I’m not an expert on Korea.  In fact, I think of Korea in much the way I think of India or Indonesia–or Japan or Italy, for that matter.  They’re all places where very powerful family controlled industrial groups have enormous economic and political power.  As a result, the rules of the stock market game are very different from those that prevail, say, in the United States.  Piecing them together can take an enormous amount of time and effort.  I’ve believe that, except in the case of Japan in the 1980s, the reward for mastering these markets would never be large enough to justify the effort involved.

In the case of Korea, government policy, both formally and informally, is heavily tilted in favor of a set of family controlled industrial conglomerates called chaebols (much like the zaibatsu/keiretsu of Japan).  In my view, these are not American-style corporations.  They care little for profit growth/maximization or for the welfare of ordinary shareholders–Korean or foreign.  I’ve found the laws and regulations that govern them to be bewilderingly complex and their financial statements (admittedly I haven’t read one carefully in well over a decade) unreliable.

Recently, Samsung, a major chaebol, decided that one affiliate, Cheil, would buy another, Samsung C&T, at what appears to be a bargain basement price. US activist investor, Elliott Associates, then bought a bunch of Samsung C&T stock and challenged the takeover.  Its objective was presumably either to have its stake bought out at a higher price by some other Samsung company or to compel Cheil to raise the acquisition price for everyone.

My initial reaction on reading this was that Elliott was fooled by superficial similarities with the US and didn’t understand the deeper political and cultural barriers it would face in Korea.  That has, so far, proved to be the case.  Shareholders have voted in favor of the acquisition as originally proposed.  Elliott is apparently continuing to sue to try to prevent/reverse this outcome.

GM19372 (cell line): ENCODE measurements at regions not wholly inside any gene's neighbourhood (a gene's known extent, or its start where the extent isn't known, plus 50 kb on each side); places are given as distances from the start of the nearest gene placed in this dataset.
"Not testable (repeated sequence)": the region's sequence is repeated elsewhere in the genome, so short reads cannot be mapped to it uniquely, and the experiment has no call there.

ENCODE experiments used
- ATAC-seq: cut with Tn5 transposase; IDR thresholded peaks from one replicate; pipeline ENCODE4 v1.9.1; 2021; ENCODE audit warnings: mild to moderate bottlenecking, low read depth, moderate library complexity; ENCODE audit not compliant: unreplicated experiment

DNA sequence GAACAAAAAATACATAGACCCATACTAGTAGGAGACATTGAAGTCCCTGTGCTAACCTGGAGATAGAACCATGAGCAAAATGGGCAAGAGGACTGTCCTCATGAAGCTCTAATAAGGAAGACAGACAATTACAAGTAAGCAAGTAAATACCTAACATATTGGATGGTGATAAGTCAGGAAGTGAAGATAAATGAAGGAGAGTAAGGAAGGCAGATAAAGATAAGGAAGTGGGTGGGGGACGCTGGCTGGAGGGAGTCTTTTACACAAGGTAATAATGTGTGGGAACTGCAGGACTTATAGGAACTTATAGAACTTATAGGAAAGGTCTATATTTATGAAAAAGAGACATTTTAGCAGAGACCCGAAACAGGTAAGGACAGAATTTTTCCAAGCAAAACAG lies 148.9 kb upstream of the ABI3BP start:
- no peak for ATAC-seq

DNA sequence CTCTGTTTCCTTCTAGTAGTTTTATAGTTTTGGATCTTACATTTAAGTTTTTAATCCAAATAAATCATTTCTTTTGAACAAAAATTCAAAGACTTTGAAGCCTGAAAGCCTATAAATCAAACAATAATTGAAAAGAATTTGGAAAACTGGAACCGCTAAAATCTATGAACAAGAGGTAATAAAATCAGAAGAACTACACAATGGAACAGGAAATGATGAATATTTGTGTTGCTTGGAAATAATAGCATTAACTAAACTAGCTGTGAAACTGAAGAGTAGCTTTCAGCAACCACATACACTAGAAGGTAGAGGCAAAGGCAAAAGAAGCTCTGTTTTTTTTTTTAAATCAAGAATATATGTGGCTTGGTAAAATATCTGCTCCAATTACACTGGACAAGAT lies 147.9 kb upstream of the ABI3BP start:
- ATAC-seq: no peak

The situation is a little more interesting than I’d thought, though, and bears watching:

–the Elliott effort to have Samsung C&T shareholders reject the takeover failed by only 3% of the shares voted.  This is a surprisingly small amount, in my opinion.  On the other hand,

–the deciding vote in favor was cast by the government-connected National Pension Fund, which ironically has previously been a critic of chaebol behavior.

My guess is that it’s ultimately Elliott’s foreignness that swayed the voting, particularly at the NPS.  Were a Korean equivalent to attempt the same thing, the outcome might have been different.  If so, there may be hope for investors in Korea after all.  I’ll continue to be on the sidelines until there’s more tangible evidence of change, however.

 

 

 

 

cooling the Chinese stock market fever

In the 1990s, Alan Greenspan, the head of the Fed back then, famously warned against “irrational exuberance” in the US stock market, but did nothing to stop it   …this even though he had the ability to cool the market down by tightening the rules on margin lending.  This is the stock market  analogue to raising or lowering the Fed Funds rate to influence the price of credit, but has never been used seriously in the US during my working life.

The  Bank of Japan has no such compunctions.  It has been very willing to chasten/encourage speculatively minded retail investors by tightening/loosening the criteria for borrowing money to buy stocks.